A Number One record in America?
“Yes, but I still like to think that we’d find a reason to be unhappy.”
IT’S SATURDAY, June 7, and Jonny Greenwood is breakfasting at the Westway Diner, on 9th Avenue, New York. He spoons down his muesli topped with banana and explains how he likes the ambience of this funky place, remembering that last time he was here, it was full of overweight cops, spitting into their food. In four hours’ time he’ll be onstage before thousands of people at the Tibetan Freedom Concert, a bill that also features U2, Patti Smith, Noel Gallagher, Foo Fighters and Porno For Pyros. But he doesn’t seem fussed. When you remind him that the recent Radiohead gig at Toronto sold out in 48 seconds, he dismisses the hype. Pointing out that it was only a small gig – a mere 1,000-seater – and that the record-company probably bought up loads of tickets beforehand.
Jonny has the ability to partition off aspects of his personality. There’s no sign of the frenetic axe-monster who puts much of the danger and disarray into the band’s sound – such a physical style that he routinely gouges his hand on the stings. Now he’s also obliged to wear a metal arm brace when he plays, to redirect some of the stress.
This is the same guy who’s now talking about the Kenneth Williams diaries and the willfully strange life of playwright Joe Orton. You remind him that back in ’93, he was killing time on tour buses by listening to cassette dramatisations of Sherlock Holmes stories. That’s still a fun practice, he claims, only now he’s got a spoken-word version of the Samuel Pepys chronicles, a lurid flashback to London life around the time of the Great Fire.
“They must have been great, bawdy times,” he laughs. “Lots of wild sex being had with dirty old whores. It’s a classic. A great way to relax when you’re in a foreign country.”
After completing ‘OK Computer’, Jonny says he went on holiday with his wife to Italy, where he checked out the arena in Pompeii, scene of a famous Pink Floyd concert. News of this trip prompts us to ask him about his alleged prog rock sympathies – how the young Greenwood brother might be taking Radiohead into more abstracted and ‘difficult’ areas.
He reckons this is half a joke, because there’s only a couple of tunes by the Floyd that he cares for – the first and last tracks on the ‘Meddle’ album. He loves the video for ‘Paranoid Android’, using the animator Magnus Carlsson and the Robin character.
Unfortunately, the TV stations aren’t quite so accepting…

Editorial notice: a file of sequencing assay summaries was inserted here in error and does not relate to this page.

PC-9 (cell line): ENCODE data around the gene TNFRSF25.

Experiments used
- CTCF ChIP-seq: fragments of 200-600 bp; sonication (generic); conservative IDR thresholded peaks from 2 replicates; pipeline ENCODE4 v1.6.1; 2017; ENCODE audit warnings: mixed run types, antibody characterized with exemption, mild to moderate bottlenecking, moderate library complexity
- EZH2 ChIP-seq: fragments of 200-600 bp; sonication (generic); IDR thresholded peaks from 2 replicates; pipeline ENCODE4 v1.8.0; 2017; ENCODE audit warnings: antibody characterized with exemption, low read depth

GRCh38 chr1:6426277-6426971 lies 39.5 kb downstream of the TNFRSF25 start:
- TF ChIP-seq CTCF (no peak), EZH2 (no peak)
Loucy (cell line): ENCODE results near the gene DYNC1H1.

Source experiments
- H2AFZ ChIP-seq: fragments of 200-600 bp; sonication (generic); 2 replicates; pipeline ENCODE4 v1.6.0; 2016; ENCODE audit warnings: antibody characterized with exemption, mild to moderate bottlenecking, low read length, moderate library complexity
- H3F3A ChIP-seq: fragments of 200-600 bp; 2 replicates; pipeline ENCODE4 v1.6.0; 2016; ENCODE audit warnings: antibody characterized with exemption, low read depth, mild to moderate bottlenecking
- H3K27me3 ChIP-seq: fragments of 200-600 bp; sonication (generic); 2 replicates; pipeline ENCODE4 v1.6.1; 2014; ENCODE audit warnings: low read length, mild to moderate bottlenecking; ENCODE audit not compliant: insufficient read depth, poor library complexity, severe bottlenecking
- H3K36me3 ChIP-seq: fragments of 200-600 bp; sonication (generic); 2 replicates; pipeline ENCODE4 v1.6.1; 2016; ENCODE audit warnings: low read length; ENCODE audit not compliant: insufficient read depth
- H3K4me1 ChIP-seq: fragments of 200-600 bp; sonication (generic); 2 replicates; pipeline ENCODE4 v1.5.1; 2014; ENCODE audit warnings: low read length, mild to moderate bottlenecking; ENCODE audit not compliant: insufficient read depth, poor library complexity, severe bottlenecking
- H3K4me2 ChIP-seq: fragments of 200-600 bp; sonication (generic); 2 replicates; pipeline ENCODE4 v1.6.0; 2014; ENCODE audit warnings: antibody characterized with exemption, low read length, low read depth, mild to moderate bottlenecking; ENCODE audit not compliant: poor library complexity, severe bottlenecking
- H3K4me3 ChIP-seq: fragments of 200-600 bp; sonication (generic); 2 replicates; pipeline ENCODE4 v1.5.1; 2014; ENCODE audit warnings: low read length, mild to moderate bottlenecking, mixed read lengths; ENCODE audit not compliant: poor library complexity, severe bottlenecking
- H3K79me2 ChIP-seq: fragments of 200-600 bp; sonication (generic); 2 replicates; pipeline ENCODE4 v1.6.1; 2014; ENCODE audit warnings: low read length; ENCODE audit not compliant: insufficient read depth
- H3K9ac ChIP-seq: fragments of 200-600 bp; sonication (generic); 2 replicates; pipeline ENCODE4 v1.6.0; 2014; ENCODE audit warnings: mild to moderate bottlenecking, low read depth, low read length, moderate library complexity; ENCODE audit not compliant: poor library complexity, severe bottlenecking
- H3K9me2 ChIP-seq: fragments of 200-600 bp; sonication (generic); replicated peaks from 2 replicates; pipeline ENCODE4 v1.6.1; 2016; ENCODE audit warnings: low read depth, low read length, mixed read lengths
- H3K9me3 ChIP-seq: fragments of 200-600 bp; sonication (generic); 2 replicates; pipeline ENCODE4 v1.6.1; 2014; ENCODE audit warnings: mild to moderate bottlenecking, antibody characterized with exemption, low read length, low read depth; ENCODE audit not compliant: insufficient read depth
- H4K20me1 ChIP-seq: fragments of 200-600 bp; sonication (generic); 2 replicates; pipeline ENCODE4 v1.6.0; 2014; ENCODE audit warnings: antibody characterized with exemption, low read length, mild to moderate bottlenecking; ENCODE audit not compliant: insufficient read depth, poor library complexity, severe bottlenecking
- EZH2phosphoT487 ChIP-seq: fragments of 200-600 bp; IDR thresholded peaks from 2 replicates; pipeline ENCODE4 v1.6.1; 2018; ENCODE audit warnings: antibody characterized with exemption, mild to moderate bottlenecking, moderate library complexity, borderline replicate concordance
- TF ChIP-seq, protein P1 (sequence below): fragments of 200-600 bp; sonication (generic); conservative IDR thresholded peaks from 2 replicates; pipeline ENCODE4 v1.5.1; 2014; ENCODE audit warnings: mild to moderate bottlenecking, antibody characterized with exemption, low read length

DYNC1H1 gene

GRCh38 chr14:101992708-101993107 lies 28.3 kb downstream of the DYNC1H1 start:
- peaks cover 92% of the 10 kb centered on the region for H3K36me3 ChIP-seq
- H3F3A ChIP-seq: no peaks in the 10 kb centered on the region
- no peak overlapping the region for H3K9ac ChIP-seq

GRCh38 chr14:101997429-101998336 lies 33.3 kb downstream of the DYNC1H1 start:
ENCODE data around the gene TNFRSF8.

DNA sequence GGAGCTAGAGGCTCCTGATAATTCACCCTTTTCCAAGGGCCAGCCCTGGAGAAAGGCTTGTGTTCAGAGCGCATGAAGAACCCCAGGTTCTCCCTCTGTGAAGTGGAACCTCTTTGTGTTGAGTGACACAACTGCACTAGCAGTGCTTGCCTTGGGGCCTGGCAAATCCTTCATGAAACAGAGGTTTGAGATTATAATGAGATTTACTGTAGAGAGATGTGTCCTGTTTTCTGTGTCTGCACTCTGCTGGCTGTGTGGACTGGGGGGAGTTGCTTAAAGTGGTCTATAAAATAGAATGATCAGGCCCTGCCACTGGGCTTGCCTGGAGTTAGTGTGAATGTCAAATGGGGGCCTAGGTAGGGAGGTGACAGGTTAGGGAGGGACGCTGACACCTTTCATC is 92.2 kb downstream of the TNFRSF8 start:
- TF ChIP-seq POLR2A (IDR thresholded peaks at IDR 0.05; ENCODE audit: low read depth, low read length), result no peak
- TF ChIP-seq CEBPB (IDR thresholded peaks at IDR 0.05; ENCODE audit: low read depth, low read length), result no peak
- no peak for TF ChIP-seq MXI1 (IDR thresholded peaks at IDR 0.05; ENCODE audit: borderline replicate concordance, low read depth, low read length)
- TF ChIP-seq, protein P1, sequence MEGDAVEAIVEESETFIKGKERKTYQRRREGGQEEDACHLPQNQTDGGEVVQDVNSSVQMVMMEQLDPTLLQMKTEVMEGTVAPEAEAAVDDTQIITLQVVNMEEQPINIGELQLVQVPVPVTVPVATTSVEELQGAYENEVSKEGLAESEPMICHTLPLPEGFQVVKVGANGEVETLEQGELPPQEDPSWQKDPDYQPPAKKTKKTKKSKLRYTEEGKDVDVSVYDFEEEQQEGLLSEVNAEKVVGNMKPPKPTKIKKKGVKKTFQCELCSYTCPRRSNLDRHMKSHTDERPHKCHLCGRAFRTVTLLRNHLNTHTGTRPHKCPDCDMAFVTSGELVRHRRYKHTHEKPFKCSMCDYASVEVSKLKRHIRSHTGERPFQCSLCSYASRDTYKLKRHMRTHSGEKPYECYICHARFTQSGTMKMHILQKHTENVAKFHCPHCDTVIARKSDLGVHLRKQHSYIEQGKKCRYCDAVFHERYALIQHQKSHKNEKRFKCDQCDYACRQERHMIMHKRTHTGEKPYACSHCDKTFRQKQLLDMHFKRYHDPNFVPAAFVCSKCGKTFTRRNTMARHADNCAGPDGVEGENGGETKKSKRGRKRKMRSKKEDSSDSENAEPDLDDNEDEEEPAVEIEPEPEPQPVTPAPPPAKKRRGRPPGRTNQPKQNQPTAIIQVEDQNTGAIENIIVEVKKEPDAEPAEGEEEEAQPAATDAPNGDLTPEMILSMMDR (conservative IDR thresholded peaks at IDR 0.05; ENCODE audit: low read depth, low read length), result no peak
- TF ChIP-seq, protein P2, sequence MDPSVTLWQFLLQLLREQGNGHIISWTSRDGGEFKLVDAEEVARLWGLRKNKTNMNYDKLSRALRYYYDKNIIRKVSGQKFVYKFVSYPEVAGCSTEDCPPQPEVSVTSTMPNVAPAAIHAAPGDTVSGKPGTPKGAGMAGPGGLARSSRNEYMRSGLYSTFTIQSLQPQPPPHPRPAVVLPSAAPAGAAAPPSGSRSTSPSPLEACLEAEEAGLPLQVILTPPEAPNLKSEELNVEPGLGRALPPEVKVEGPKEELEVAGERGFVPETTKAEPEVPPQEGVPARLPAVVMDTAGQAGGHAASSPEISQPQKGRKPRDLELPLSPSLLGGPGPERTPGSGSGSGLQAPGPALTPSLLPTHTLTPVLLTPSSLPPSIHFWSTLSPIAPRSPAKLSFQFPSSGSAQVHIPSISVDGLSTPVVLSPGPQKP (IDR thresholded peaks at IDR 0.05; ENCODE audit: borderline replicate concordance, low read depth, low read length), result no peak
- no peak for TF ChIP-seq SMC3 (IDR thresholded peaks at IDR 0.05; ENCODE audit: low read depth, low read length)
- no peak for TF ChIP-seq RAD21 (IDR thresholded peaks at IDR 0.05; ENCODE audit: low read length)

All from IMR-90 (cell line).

“It’s been censored by MTV,” he laughs. “They’ve taken out all the nipples. And yet they leave in the stuff where a man’s sawing through his own limbs, which is peculiar. Whereas if we’d had a beachful of babes in bikinis, grinding away that would have been fine.”
Jonny has previously mentioned the difficult terrain of Miles Davis’ 1970 jazz-fusion double album, ‘Bitches Brew’ as a reference. He has badgered Thom about this music for years, and the singer has even suggested that this opus has made its mark on ‘OK Computer’. You tell the guitarist that you hear no similarities at all between the two records – not even of Jonny’s dreamy sign-off tune ‘Lucky’, but he’s happy to explain the connection.
“We were getting off on the fact that there were two electric pianos and a really trashy drum sound on ‘Bitches Brew’. But we’re not going to become a jazz fusion band –luckily we don’t have the confidence to go down that road…”
Jonny responds to compliments and funny stories by saying “Bless”, like a groovy young vicar. He thinks it’s hilarious that Duncan, his tattooed guitar tech has another job during the gigs now – bringing a little glockenspiel out for the ‘No Surprises’ song, which embarrasses the old road dog. Such are the demands that come with a job on the all-action ‘Head experience.
When you ask him to explain the method behind the band sound – how three guitarists and so many mad ideas are lashed into unusually great songs, he pulls his Jackie Onassis fringe behind his ear and smiles.
“The most exciting time for me is when we’ve got what we suspect to be an amazing song, but nobody knows what they’re gonna play on it. And that’s the best feeling. Because that’s when something happens. You should watch us rehearse. Everyone just clusters around their own individual amp, working stuff out. All you can hear is drums and Thom’s vocals. And after a week or a day – or an hour – people tentatively turn up and say, ‘What do you think?’ It’s the best part of being in a band in a way. That, and the gigs.”